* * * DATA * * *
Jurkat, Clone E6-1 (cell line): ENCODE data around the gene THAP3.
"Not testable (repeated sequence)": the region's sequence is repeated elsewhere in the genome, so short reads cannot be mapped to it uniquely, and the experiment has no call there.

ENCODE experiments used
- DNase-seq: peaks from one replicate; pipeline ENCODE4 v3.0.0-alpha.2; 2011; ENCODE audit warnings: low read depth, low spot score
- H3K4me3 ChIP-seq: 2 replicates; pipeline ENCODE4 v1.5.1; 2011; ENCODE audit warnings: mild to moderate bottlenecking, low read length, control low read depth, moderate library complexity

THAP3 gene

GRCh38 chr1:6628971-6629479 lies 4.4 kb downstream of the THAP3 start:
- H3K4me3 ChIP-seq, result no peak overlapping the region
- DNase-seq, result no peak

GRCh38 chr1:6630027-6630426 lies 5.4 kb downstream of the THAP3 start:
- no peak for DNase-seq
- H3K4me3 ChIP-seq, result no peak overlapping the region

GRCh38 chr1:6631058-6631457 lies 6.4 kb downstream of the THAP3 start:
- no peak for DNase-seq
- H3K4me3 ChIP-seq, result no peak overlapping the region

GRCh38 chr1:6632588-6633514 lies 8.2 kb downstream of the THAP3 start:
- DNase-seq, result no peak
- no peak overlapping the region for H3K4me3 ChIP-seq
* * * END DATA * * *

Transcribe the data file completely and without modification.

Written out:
Jurkat, Clone E6-1 (cell line): ENCODE data around the gene THAP3.
"Not testable (repeated sequence)": the region's sequence is repeated elsewhere in the genome, so short reads cannot be mapped to it uniquely, and the experiment has no call there.

ENCODE experiments used
- DNase-seq: peaks from one replicate; pipeline ENCODE4 v3.0.0-alpha.2; 2011; ENCODE audit warnings: low read depth, low spot score
- H3K4me3 ChIP-seq: 2 replicates; pipeline ENCODE4 v1.5.1; 2011; ENCODE audit warnings: mild to moderate bottlenecking, low read length, control low read depth, moderate library complexity

THAP3 gene

GRCh38 chr1:6628971-6629479 lies 4.4 kb downstream of the THAP3 start:
- H3K4me3 ChIP-seq, result no peak overlapping the region
- DNase-seq, result no peak

GRCh38 chr1:6630027-6630426 lies 5.4 kb downstream of the THAP3 start:
- no peak for DNase-seq
- H3K4me3 ChIP-seq, result no peak overlapping the region

GRCh38 chr1:6631058-6631457 lies 6.4 kb downstream of the THAP3 start:
- no peak for DNase-seq
- H3K4me3 ChIP-seq, result no peak overlapping the region

GRCh38 chr1:6632588-6633514 lies 8.2 kb downstream of the THAP3 start:
- DNase-seq, result no peak
- no peak overlapping the region for H3K4me3 ChIP-seq